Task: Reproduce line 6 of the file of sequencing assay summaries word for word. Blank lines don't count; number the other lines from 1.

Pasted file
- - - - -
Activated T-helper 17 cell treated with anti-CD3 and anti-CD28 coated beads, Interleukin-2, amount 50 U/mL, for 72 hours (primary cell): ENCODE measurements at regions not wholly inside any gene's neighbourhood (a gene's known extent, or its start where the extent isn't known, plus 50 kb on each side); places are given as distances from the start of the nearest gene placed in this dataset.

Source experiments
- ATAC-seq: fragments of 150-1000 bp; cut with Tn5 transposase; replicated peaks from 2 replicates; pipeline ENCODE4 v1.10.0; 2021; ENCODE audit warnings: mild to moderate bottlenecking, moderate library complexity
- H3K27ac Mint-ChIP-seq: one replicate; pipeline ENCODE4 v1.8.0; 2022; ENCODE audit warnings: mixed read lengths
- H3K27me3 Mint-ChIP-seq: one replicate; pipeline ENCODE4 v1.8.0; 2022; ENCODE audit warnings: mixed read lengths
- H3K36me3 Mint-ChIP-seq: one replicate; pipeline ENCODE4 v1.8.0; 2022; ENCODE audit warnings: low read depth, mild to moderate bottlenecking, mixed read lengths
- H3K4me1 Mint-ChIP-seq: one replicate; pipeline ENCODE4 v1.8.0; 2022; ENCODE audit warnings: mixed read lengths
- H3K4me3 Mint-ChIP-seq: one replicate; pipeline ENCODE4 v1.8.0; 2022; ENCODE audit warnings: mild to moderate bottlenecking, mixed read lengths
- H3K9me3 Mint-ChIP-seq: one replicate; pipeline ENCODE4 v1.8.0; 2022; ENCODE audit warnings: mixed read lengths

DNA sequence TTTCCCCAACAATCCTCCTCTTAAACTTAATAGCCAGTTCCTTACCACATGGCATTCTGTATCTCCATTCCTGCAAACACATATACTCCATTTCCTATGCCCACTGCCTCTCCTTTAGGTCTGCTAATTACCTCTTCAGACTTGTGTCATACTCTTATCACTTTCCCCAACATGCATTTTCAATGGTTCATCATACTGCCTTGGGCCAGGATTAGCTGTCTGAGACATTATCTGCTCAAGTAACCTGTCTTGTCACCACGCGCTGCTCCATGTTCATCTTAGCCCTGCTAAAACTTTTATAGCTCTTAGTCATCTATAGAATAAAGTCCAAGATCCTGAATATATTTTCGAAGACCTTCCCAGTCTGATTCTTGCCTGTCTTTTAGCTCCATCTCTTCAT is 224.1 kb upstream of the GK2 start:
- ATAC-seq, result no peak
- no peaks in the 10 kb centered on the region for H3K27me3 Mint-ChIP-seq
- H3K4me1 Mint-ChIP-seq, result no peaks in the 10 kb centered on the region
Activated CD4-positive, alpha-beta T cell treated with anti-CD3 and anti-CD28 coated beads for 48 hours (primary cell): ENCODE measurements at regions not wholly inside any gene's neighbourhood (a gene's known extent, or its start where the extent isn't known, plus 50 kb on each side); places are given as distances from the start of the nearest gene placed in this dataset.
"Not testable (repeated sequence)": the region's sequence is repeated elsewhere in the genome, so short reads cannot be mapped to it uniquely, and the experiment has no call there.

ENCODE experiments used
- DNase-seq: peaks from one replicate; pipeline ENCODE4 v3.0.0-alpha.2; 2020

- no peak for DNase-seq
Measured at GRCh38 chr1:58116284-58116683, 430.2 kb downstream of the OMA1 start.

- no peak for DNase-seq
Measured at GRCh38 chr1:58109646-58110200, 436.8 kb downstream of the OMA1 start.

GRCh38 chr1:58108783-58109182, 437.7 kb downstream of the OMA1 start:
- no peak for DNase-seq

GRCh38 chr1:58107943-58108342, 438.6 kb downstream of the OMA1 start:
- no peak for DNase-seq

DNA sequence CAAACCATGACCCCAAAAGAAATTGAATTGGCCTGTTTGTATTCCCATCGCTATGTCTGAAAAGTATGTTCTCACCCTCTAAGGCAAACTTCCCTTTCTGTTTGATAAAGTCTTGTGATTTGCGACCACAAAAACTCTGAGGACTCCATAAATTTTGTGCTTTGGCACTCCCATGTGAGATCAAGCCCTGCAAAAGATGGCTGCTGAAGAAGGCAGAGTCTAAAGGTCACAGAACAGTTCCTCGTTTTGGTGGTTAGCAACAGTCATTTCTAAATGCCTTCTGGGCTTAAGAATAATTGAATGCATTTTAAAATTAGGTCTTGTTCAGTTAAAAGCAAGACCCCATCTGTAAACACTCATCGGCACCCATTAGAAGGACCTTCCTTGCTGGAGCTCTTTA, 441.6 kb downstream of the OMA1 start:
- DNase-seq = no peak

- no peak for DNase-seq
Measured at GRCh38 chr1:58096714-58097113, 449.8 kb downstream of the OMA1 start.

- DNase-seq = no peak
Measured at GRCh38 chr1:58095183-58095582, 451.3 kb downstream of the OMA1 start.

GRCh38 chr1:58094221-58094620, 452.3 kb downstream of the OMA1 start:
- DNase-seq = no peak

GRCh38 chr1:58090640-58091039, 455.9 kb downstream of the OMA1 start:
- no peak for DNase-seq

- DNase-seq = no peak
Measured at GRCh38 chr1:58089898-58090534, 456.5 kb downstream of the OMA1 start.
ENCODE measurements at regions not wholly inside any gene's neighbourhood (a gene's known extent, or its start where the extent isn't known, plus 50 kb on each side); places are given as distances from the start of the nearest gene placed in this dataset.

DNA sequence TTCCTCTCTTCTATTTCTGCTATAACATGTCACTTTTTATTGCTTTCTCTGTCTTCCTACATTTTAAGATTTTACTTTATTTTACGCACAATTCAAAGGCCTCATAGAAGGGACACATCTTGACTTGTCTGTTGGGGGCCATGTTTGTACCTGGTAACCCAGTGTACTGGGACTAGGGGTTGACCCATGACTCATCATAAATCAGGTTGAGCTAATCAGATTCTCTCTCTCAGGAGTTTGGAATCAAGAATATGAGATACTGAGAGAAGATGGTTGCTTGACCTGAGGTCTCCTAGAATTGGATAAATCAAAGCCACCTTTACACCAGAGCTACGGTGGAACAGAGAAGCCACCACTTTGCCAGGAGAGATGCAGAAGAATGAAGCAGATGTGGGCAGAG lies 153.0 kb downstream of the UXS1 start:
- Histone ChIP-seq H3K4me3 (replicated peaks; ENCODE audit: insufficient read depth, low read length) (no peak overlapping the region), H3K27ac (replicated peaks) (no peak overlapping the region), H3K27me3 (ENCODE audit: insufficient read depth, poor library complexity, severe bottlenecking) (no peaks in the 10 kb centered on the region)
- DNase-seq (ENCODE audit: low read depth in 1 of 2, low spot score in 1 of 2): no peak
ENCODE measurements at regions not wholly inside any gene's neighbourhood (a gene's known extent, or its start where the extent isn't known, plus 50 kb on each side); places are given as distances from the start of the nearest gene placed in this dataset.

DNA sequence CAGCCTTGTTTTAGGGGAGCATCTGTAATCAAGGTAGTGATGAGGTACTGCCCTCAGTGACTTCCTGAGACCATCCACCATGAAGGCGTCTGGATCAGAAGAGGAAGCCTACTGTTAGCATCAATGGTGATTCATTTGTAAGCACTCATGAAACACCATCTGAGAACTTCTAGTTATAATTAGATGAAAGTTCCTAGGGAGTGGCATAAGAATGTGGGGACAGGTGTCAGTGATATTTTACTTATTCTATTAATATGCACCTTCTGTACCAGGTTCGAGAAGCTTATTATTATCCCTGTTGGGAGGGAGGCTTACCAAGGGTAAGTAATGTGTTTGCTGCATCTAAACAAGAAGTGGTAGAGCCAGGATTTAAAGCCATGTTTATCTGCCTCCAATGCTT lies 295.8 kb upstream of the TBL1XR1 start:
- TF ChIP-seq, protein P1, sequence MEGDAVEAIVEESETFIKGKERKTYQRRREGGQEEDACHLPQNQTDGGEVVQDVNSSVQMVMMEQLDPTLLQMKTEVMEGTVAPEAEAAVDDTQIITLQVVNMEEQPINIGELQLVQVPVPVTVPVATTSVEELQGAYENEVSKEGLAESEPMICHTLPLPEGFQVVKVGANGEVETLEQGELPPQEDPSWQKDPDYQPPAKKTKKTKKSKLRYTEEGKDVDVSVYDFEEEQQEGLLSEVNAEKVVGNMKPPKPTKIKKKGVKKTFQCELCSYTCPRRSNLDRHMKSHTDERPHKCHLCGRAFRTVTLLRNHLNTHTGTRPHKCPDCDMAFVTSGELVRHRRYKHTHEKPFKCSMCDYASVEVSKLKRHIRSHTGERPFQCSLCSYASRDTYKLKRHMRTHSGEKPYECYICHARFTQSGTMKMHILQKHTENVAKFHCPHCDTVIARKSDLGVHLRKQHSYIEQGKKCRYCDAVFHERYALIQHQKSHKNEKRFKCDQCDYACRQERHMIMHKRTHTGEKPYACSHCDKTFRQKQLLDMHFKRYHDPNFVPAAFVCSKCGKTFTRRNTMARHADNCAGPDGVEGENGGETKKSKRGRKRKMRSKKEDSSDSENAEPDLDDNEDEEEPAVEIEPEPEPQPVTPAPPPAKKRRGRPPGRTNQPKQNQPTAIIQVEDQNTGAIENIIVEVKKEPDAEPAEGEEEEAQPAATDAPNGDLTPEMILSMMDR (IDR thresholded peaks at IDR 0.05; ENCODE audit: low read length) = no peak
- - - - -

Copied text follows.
- H3K36me3 Mint-ChIP-seq: one replicate; pipeline ENCODE4 v1.8.0; 2022; ENCODE audit warnings: low read depth, mild to moderate bottlenecking, mixed read lengths